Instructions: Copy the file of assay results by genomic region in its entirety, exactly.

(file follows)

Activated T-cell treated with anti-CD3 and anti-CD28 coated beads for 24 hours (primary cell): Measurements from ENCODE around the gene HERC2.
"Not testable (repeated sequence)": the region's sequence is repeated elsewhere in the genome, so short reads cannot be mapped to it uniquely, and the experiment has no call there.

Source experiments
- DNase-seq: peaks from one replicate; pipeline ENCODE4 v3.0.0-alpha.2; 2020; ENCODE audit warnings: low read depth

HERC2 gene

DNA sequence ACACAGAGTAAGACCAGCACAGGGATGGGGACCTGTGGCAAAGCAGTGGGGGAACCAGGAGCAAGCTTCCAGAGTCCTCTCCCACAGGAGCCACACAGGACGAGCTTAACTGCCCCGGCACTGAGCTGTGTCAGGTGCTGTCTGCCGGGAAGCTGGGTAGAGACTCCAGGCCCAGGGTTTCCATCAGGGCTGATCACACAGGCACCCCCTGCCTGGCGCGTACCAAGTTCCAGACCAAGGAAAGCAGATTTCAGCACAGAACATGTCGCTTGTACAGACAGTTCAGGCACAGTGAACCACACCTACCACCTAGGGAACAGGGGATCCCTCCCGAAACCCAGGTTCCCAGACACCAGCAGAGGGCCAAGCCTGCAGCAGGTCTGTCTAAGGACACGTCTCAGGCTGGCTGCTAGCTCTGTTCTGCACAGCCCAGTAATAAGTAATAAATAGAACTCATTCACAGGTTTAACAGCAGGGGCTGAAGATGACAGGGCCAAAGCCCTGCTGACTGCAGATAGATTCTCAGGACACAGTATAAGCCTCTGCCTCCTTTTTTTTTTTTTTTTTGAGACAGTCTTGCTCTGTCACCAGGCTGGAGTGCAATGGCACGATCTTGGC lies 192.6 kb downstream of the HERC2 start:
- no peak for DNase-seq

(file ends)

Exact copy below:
Activated T-cell treated with anti-CD3 and anti-CD28 coated beads for 24 hours (primary cell): Measurements from ENCODE around the gene HERC2.
"Not testable (repeated sequence)": the region's sequence is repeated elsewhere in the genome, so short reads cannot be mapped to it uniquely, and the experiment has no call there.

Source experiments
- DNase-seq: peaks from one replicate; pipeline ENCODE4 v3.0.0-alpha.2; 2020; ENCODE audit warnings: low read depth

HERC2 gene

DNA sequence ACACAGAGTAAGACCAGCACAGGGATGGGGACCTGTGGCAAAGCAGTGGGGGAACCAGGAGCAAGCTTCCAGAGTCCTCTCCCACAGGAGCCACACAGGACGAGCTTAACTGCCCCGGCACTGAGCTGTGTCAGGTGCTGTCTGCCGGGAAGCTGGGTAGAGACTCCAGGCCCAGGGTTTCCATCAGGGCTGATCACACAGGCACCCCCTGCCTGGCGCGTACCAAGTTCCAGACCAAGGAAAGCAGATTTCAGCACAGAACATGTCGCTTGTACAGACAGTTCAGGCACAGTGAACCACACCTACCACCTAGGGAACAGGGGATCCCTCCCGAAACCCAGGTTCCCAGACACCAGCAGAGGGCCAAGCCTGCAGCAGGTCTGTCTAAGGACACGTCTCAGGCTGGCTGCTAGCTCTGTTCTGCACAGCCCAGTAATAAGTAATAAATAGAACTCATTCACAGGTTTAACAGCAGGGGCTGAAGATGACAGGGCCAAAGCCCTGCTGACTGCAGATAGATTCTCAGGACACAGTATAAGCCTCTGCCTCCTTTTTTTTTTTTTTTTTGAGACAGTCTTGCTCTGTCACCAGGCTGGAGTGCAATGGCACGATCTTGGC lies 192.6 kb downstream of the HERC2 start:
- no peak for DNase-seq